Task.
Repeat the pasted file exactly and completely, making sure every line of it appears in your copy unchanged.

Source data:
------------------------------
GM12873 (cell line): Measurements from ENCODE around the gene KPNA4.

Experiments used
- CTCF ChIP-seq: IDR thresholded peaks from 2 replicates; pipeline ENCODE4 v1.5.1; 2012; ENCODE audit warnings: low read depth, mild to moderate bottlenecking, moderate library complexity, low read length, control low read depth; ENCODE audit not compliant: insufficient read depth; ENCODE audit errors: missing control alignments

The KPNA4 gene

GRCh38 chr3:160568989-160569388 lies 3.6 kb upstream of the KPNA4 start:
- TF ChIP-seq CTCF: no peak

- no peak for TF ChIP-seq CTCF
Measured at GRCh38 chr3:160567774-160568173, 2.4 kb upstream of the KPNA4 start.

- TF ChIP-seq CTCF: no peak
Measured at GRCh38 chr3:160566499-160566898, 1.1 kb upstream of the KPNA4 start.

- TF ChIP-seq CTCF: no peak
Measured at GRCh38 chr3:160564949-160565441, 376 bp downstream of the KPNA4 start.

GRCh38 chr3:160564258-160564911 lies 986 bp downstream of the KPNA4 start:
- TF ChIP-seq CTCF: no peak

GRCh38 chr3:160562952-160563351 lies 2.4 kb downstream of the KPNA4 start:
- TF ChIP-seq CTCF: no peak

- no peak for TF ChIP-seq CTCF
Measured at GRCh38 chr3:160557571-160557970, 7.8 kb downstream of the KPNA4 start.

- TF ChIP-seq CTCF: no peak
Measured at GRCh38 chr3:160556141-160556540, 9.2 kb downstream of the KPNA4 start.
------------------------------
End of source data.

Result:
GM12873 (cell line): Measurements from ENCODE around the gene KPNA4.

Experiments used
- CTCF ChIP-seq: IDR thresholded peaks from 2 replicates; pipeline ENCODE4 v1.5.1; 2012; ENCODE audit warnings: low read depth, mild to moderate bottlenecking, moderate library complexity, low read length, control low read depth; ENCODE audit not compliant: insufficient read depth; ENCODE audit errors: missing control alignments

The KPNA4 gene

GRCh38 chr3:160568989-160569388 lies 3.6 kb upstream of the KPNA4 start:
- TF ChIP-seq CTCF: no peak

- no peak for TF ChIP-seq CTCF
Measured at GRCh38 chr3:160567774-160568173, 2.4 kb upstream of the KPNA4 start.

- TF ChIP-seq CTCF: no peak
Measured at GRCh38 chr3:160566499-160566898, 1.1 kb upstream of the KPNA4 start.

- TF ChIP-seq CTCF: no peak
Measured at GRCh38 chr3:160564949-160565441, 376 bp downstream of the KPNA4 start.

GRCh38 chr3:160564258-160564911 lies 986 bp downstream of the KPNA4 start:
- TF ChIP-seq CTCF: no peak

GRCh38 chr3:160562952-160563351 lies 2.4 kb downstream of the KPNA4 start:
- TF ChIP-seq CTCF: no peak

- no peak for TF ChIP-seq CTCF
Measured at GRCh38 chr3:160557571-160557970, 7.8 kb downstream of the KPNA4 start.

- TF ChIP-seq CTCF: no peak
Measured at GRCh38 chr3:160556141-160556540, 9.2 kb downstream of the KPNA4 start.